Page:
So I'm left wondering still if the term feminist can only be applied to a woman with left-leaning politics. Which is just fine, but if so, there should be no pretending that all women are included. We should have a true understanding that feminism, as a political movement, is not about freedom for all women - that it is in fact a left-wing ideology. Again , that's fine - I don't care. I just think we should be honest about what it really means.


Brenda Pruitt said...

I think the problem is that the whole concept just doesn't work for most women of the right-wing party. Their whole stance for the past twenty or more years has been to lean to that far evangelical bunch who are against abortion. And being over 50, I ascribe that feminism means a woman makes up her own mind, for her own reasons, and gets to choose for her own body. No ifs, ands or buts. I just haven't heard many Republicans go pro-choice, and that is pro-feminism.

julochka said...

paris--i would agree that i don't find SP in the least feminist, but i was trying to make sense of what she was saying about hunting moose and providing for her family and i think what she was getting at was a feminist sensibility--of providing for the family on equal terms with men.

barb--that being in charge of our own destiny is just what i was trying to say (probably a little long-winded-ly (if that's a word).

kip--very interesting to have a male perspective on this issue. thanks for that!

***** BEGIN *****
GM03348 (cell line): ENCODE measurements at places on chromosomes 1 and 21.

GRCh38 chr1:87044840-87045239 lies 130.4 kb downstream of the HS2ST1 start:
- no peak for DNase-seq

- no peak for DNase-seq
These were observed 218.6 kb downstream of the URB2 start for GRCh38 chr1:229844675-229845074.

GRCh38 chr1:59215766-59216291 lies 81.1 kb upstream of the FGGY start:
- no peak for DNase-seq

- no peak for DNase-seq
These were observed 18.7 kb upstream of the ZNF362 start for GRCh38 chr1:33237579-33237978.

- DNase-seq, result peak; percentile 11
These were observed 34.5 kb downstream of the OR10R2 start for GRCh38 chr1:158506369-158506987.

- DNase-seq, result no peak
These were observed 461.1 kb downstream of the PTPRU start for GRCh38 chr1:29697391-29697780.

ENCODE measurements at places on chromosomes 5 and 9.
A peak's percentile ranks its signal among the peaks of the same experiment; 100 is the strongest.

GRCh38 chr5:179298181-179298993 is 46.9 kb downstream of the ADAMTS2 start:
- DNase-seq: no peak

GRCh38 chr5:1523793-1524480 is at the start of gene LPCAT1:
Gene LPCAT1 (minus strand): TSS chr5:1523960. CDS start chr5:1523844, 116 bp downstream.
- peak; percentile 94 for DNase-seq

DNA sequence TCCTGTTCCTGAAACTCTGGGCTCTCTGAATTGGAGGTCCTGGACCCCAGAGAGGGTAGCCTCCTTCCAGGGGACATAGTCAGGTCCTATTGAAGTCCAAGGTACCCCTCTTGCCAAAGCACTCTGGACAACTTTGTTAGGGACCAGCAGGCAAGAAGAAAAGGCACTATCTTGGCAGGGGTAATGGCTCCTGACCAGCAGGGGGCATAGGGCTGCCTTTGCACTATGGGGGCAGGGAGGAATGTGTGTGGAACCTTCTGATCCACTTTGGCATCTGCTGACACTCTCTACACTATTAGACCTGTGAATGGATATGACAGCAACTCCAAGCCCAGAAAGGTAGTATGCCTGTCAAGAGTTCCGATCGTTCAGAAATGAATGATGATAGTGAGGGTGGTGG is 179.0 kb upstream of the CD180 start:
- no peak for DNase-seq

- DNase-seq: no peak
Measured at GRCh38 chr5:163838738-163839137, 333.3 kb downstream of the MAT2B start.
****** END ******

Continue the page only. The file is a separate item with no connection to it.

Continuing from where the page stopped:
debi-- i'm not sure feminism is inherently left or right, conservative or liberal. and although i am definitely left-leaning, i too am hesitant to actually call myself a feminist. it carries for me a righteousness that i don't want to engage in. i think what we've pointed to here is that it's a highly charged and problematic term.

brenda--i agree with you quite whole-heartedly as to what feminism means, but i'm still a bit reluctant to call myself a feminist.

Molly said...

So here goes: I think feminism is passé.
(And now I lean back and sideways to avoid any blasts of anger directed in my direction.)
As a woman in my early 30's I completely acknowledge and honour the work done by the many brave souls before me which allows me to make this statement. There are many equalities I can now take for granted (and I think with every susequent generation these become more) because other women fought for them.
But I really feel that by now we've come to a place where in order to truly honour that fight(and I agree with Kip), any struggle for equality should be everyone's issue, discrimination against a woman should be tackled as a human rights issue, not a feminist one, and that woman should be freed of any pressure to have to align herself as a feminist or not.
A woman's right to wear short skirts or mascara should now be as acceptable as a man's right to use moisturiser or cry in public without prejudice or ridicule.
And where it's not, and where the much more serious issues of women's right to vote or have control over her own body are not resolved, these are human rights issues, and should be tackled as such.
SP's right to hunt moose is a moral issue and an animal rights issue, it should make no difference in the least if the hunter is a man or a woman, right or left.
Feminism has increasingly become a measure against which women judge other women and how did we let that happen?
I'm deeply suspect of -isms. Except maybe magic realism...

julochka said...

bravo molly--i think you said what i was trying to say a whole lot better than i did!! and i love magical realism too!